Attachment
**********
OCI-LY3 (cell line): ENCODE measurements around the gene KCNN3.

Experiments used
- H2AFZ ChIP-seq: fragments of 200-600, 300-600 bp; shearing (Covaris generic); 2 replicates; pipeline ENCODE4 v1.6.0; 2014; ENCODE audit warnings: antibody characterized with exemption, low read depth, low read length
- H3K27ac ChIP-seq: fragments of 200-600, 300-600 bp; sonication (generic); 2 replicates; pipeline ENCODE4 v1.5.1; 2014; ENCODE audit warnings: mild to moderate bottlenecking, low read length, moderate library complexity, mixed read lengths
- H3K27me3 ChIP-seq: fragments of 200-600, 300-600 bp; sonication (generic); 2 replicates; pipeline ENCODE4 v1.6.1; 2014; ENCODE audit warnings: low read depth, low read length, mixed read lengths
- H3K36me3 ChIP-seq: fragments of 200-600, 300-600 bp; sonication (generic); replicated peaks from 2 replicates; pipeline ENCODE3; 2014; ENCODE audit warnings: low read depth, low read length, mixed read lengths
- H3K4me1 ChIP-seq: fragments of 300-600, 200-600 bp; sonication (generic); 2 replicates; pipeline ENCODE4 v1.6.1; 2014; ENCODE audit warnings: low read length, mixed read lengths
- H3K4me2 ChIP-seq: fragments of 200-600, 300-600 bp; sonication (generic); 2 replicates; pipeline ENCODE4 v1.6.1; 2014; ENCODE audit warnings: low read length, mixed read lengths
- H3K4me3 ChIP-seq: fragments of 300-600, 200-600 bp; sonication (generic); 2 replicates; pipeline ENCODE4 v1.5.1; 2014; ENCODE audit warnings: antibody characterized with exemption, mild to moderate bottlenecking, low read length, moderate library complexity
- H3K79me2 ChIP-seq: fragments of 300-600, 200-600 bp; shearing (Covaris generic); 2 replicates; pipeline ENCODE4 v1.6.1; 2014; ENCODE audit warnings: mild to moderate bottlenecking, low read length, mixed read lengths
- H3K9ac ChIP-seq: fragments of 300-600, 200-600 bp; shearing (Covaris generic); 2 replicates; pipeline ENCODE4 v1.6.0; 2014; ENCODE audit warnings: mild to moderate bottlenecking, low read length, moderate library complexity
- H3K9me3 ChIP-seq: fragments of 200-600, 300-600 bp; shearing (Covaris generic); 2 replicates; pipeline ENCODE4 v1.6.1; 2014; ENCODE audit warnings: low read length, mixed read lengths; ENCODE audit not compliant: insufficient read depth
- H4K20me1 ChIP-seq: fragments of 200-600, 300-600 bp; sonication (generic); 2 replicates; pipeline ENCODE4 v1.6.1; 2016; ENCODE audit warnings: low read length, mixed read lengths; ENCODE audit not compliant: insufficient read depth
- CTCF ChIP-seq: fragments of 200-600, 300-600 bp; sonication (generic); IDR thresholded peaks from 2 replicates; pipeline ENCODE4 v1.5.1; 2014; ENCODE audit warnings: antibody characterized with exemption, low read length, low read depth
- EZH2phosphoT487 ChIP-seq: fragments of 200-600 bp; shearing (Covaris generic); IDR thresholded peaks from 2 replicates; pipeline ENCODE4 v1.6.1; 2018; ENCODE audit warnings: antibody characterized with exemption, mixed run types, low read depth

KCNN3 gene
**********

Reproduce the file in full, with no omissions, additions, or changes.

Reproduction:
OCI-LY3 (cell line): ENCODE measurements around the gene KCNN3.

Experiments used
- H2AFZ ChIP-seq: fragments of 200-600, 300-600 bp; shearing (Covaris generic); 2 replicates; pipeline ENCODE4 v1.6.0; 2014; ENCODE audit warnings: antibody characterized with exemption, low read depth, low read length
- H3K27ac ChIP-seq: fragments of 200-600, 300-600 bp; sonication (generic); 2 replicates; pipeline ENCODE4 v1.5.1; 2014; ENCODE audit warnings: mild to moderate bottlenecking, low read length, moderate library complexity, mixed read lengths
- H3K27me3 ChIP-seq: fragments of 200-600, 300-600 bp; sonication (generic); 2 replicates; pipeline ENCODE4 v1.6.1; 2014; ENCODE audit warnings: low read depth, low read length, mixed read lengths
- H3K36me3 ChIP-seq: fragments of 200-600, 300-600 bp; sonication (generic); replicated peaks from 2 replicates; pipeline ENCODE3; 2014; ENCODE audit warnings: low read depth, low read length, mixed read lengths
- H3K4me1 ChIP-seq: fragments of 300-600, 200-600 bp; sonication (generic); 2 replicates; pipeline ENCODE4 v1.6.1; 2014; ENCODE audit warnings: low read length, mixed read lengths
- H3K4me2 ChIP-seq: fragments of 200-600, 300-600 bp; sonication (generic); 2 replicates; pipeline ENCODE4 v1.6.1; 2014; ENCODE audit warnings: low read length, mixed read lengths
- H3K4me3 ChIP-seq: fragments of 300-600, 200-600 bp; sonication (generic); 2 replicates; pipeline ENCODE4 v1.5.1; 2014; ENCODE audit warnings: antibody characterized with exemption, mild to moderate bottlenecking, low read length, moderate library complexity
- H3K79me2 ChIP-seq: fragments of 300-600, 200-600 bp; shearing (Covaris generic); 2 replicates; pipeline ENCODE4 v1.6.1; 2014; ENCODE audit warnings: mild to moderate bottlenecking, low read length, mixed read lengths
- H3K9ac ChIP-seq: fragments of 300-600, 200-600 bp; shearing (Covaris generic); 2 replicates; pipeline ENCODE4 v1.6.0; 2014; ENCODE audit warnings: mild to moderate bottlenecking, low read length, moderate library complexity
- H3K9me3 ChIP-seq: fragments of 200-600, 300-600 bp; shearing (Covaris generic); 2 replicates; pipeline ENCODE4 v1.6.1; 2014; ENCODE audit warnings: low read length, mixed read lengths; ENCODE audit not compliant: insufficient read depth
- H4K20me1 ChIP-seq: fragments of 200-600, 300-600 bp; sonication (generic); 2 replicates; pipeline ENCODE4 v1.6.1; 2016; ENCODE audit warnings: low read length, mixed read lengths; ENCODE audit not compliant: insufficient read depth
- CTCF ChIP-seq: fragments of 200-600, 300-600 bp; sonication (generic); IDR thresholded peaks from 2 replicates; pipeline ENCODE4 v1.5.1; 2014; ENCODE audit warnings: antibody characterized with exemption, low read length, low read depth
- EZH2phosphoT487 ChIP-seq: fragments of 200-600 bp; shearing (Covaris generic); IDR thresholded peaks from 2 replicates; pipeline ENCODE4 v1.6.1; 2018; ENCODE audit warnings: antibody characterized with exemption, mixed run types, low read depth

KCNN3 gene